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Wuchopperen skin study

Skin infections are highly prevalent in many Australian Aboriginal communities. The study aimed to determine the prevalence of group A streptococcus (GAS) and Staphylococcus aureus (S.aureus) in skin sores of Indigenous people living in an urban setting.

The project involved a cross-sectional study of 173 children and youths attending the Wuchopperen Clinic (Cairns) for treatment of skin infections. Participants were interviewed using a structured questionnaire, and a skin lesion swab obtained. The median age was 5.3 years, with 42% identifying themselves as Torres Strait Islanders and 34% as Aboriginal.

Key Findings

The project results will inform:

The results of the study suggest a significant diversity of emm-types of GAS associated with skin lesions in Indigenous patients living in an urban setting. This would be consistent with findings in remote communities in Northern Territory. Given that the majority of the Indigenous population of Queensland live in cities, further investigation of the prevalence and antibiotic susceptibility patterns of ‘S. aureus’ isolates to guide selection of antibiotic therapy is warranted.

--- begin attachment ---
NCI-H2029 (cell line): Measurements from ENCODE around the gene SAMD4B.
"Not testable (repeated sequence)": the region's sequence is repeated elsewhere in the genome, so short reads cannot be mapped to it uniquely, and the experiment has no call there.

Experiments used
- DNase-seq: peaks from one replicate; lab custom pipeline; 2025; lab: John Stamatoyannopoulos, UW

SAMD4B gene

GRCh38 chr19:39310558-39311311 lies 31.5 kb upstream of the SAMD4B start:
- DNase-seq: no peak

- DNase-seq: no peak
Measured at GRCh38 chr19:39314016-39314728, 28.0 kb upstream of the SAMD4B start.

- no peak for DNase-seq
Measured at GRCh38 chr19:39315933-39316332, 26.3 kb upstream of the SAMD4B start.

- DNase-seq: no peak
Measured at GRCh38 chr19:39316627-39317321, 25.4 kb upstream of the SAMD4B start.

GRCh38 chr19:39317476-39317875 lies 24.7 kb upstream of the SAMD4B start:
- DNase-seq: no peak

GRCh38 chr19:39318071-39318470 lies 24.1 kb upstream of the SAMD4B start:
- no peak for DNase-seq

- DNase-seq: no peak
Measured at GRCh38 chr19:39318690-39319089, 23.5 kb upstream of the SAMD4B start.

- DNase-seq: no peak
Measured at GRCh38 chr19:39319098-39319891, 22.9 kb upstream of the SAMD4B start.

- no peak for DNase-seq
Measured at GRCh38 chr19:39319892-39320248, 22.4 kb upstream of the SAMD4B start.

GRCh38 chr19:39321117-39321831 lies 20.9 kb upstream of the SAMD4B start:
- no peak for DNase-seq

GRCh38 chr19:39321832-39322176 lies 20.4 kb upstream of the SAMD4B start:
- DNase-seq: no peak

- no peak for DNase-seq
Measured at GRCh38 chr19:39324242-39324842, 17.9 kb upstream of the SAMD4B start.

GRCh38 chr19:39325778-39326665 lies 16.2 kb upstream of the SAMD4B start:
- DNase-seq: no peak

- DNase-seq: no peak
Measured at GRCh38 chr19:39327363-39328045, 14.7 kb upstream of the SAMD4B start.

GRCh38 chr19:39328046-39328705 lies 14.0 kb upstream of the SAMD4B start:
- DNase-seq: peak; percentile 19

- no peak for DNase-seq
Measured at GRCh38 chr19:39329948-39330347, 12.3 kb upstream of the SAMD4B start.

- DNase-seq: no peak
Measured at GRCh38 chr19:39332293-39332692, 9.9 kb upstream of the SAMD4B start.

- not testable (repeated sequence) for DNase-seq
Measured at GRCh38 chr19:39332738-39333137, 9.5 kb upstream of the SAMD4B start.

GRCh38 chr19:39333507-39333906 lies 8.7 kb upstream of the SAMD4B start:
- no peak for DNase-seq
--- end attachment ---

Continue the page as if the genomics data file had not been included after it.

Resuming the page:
Related resources

Project leader

Patricia Valery & Mark Wenitong



Administering institution:

Queensland Institute of Medical Research